Proving Myself to a Five-Year-Old

Recently, at a Shabbos meal, I found myself sitting across from a five year old who on many occasions has made her feelings about me very clear. More often than that, she has made sure to let me know what her feelings toward my husband are. I generally find it hilarious, as this kid has quite a mouth on her. This time, I decided to make my stance pretty clear, cuz why not.

Kid: *stares me down* I only like Shmuel

Me: That’s nice.

Meal commences

Kid: So, you live alone?

Me: Um, no. I live with my baby

Kid: ok, so just you and the baby.

Me: Incorrect. I also live with Shmuel.

Kid: (Thinking I said I love instead of live) I love Shmuel.

Me: You’ve made that abundantly clear. Guess what? I LIVE with Shmuel. Because we’re MARRIED (read capital words as though spoken to someone hard of hearing)

Kid: *glares at me*

It’s a little pathetic that I was fairly satisfied with the conversation. I was proud of my responses and my humor. Then it hit me: I’m priding myself on winning an argument with a five-year-old. True, this kid is beyond average intelligence and has the candor of a teenager, but nonetheless, it was a new low.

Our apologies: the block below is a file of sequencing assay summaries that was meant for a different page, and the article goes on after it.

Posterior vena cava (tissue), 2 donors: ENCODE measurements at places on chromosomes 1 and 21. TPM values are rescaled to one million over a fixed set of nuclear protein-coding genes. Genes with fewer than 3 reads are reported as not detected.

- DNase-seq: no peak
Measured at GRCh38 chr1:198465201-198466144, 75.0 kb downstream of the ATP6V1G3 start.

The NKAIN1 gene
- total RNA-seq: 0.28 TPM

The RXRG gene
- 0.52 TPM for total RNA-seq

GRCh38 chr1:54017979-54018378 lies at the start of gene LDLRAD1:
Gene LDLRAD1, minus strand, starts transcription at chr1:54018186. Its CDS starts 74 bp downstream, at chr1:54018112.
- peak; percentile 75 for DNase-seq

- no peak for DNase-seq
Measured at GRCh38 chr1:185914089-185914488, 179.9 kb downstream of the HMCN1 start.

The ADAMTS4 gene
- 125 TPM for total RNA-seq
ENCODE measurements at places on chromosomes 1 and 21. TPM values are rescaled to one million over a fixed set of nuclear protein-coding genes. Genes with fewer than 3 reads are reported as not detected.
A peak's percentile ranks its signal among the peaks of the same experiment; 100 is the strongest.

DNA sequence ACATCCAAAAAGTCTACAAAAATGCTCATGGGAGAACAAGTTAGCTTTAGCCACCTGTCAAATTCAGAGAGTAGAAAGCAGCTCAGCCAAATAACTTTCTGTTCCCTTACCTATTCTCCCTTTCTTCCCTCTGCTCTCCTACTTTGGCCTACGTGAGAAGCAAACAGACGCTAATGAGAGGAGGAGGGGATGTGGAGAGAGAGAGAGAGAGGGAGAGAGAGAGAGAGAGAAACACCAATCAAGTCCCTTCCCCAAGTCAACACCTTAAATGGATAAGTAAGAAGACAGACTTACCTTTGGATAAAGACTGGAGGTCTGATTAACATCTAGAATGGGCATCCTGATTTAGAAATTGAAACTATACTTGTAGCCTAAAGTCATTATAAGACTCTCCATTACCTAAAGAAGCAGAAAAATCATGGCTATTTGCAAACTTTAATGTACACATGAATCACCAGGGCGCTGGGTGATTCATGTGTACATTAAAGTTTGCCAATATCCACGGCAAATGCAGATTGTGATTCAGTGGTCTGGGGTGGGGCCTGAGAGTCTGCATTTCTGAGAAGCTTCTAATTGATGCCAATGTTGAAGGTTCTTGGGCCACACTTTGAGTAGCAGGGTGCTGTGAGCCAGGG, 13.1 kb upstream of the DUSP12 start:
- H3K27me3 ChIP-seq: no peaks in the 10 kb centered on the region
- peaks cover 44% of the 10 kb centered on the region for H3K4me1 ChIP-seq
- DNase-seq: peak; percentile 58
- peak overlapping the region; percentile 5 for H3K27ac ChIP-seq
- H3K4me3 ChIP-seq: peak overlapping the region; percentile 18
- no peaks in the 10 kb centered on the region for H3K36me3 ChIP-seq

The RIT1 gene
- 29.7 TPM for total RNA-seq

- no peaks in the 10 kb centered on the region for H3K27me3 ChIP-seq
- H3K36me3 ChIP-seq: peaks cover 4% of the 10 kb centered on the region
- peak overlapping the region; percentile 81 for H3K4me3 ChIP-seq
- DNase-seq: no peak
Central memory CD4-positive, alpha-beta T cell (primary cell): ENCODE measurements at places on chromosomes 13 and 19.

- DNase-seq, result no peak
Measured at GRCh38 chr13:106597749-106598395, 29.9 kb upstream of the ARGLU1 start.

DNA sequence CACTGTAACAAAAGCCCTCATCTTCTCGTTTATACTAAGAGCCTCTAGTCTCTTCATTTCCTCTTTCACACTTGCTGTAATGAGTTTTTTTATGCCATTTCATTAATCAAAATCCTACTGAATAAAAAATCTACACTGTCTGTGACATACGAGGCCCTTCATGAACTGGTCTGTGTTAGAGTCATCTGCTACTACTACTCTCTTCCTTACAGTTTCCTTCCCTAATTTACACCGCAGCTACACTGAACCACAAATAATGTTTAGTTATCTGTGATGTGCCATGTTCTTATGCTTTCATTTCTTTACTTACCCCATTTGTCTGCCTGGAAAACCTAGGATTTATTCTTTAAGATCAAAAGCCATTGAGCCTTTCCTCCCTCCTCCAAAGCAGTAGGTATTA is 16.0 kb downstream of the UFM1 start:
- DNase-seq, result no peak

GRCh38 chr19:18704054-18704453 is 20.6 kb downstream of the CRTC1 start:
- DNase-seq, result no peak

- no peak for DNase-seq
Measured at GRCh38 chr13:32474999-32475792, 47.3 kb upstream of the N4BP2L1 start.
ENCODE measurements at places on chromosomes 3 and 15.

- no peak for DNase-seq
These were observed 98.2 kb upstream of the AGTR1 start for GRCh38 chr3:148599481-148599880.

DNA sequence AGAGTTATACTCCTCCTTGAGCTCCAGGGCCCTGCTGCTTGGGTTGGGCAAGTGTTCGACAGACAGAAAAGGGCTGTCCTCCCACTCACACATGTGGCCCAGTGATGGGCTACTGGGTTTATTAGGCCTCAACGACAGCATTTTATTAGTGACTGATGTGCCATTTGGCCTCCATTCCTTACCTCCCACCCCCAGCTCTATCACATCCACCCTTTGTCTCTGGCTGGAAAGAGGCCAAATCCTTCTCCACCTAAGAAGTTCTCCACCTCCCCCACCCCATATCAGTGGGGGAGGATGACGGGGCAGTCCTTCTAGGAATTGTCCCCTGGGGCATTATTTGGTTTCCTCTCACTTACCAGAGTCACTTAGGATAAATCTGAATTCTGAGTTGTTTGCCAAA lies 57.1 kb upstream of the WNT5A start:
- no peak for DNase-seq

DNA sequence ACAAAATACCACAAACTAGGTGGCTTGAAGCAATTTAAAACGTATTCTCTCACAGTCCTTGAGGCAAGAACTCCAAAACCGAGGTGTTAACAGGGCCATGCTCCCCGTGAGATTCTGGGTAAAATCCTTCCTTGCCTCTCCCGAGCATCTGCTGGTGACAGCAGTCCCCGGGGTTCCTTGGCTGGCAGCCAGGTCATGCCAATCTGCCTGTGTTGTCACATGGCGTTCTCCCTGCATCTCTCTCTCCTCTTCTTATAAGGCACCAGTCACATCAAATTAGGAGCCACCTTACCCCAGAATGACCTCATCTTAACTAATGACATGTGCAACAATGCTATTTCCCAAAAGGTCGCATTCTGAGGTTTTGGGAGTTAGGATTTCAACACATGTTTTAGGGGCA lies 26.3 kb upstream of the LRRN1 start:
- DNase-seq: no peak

So often we choose to defend ourselves, “defend our honor”. As someone with a public social media account, I often receive messages that can easily be taken as critique. I used to feel the need to defend myself, as I felt that someone who did not know me was making assumptions about me that I did not appreciate. Looking back, I realize just how ridiculous that was. Why should I spend my time defending my choices, or try to clarify someone’s misinterpretation of my actions? From what I’ve seen, those who initially seem to be picking a fight usually are, so why fight back? That’s just about as productive as defending my marriage to a preschooler. It’s hard not to let others’ opinions get to us, but let’s try to make sure the opinions we care about come from those we deem worthy and qualified to vocalize those opinions.